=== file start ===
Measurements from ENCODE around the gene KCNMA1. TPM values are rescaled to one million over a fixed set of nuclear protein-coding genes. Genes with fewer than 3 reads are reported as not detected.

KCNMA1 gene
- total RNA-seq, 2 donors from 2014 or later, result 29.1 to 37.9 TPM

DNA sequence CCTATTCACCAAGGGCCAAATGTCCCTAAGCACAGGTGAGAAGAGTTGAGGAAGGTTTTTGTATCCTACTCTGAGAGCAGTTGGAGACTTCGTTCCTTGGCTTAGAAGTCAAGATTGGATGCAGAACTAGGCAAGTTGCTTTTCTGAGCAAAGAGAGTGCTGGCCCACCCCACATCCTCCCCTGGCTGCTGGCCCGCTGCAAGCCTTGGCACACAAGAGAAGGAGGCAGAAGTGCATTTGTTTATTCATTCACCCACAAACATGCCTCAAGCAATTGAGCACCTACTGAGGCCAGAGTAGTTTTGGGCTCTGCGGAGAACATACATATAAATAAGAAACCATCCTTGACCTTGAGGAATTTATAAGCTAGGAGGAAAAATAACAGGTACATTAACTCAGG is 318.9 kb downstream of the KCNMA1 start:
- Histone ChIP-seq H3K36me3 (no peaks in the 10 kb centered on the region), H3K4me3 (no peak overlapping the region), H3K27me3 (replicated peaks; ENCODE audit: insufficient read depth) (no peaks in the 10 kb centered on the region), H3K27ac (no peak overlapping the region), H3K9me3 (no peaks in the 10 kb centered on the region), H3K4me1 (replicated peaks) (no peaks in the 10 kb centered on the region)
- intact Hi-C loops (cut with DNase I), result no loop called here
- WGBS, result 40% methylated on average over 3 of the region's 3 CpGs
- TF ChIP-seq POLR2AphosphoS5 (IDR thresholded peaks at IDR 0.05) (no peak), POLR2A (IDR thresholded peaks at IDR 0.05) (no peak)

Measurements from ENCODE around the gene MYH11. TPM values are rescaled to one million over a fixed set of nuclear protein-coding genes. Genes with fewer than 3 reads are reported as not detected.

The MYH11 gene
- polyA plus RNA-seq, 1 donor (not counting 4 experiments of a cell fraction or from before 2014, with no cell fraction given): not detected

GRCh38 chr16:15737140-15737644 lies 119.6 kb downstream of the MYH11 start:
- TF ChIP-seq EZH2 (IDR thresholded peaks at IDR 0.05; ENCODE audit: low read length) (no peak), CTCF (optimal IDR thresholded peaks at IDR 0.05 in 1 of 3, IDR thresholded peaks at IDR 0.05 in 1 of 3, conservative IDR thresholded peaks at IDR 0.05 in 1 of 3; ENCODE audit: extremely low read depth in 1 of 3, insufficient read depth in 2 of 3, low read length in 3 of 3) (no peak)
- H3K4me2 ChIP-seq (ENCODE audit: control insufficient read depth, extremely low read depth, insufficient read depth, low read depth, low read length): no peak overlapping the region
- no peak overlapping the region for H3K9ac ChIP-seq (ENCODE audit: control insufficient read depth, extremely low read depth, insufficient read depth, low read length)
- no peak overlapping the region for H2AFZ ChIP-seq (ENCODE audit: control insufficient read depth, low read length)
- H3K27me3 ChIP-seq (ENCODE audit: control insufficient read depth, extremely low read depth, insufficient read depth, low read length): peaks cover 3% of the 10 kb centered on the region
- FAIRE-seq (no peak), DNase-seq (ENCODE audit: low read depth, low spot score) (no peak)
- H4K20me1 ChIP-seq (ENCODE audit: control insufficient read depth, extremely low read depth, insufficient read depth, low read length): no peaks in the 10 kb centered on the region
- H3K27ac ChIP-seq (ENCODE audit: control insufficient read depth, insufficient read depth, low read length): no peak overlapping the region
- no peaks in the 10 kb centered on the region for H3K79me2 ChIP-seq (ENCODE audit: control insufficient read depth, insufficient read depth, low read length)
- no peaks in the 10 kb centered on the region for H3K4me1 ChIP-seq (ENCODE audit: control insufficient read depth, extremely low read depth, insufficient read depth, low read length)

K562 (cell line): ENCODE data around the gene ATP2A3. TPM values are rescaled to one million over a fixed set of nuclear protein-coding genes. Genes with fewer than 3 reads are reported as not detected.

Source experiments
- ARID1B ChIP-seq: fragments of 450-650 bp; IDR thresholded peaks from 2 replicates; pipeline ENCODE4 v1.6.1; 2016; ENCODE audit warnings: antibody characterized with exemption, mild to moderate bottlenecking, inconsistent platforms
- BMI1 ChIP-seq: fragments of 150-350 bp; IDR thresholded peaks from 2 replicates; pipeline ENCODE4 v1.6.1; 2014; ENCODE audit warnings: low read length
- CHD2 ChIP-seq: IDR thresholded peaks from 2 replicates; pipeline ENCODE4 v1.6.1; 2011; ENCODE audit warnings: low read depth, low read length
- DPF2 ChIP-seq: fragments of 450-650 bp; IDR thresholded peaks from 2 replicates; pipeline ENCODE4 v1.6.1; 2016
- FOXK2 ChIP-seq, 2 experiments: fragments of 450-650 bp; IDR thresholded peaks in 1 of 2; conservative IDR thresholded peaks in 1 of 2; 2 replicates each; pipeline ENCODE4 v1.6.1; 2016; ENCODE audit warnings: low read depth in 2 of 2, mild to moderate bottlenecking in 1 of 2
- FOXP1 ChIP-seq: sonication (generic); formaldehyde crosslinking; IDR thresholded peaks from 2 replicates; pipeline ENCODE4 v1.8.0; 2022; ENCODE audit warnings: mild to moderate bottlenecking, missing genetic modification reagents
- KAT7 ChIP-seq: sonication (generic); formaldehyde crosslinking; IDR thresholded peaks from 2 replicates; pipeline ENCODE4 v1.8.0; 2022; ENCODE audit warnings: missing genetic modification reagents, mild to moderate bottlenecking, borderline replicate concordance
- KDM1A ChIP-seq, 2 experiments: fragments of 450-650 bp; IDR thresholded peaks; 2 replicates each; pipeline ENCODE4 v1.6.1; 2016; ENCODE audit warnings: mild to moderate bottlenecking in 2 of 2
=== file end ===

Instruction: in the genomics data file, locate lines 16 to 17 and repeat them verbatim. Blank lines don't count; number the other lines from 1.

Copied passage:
- no peak overlapping the region for H2AFZ ChIP-seq (ENCODE audit: control insufficient read depth, low read length)
- H3K27me3 ChIP-seq (ENCODE audit: control insufficient read depth, extremely low read depth, insufficient read depth, low read length): peaks cover 3% of the 10 kb centered on the region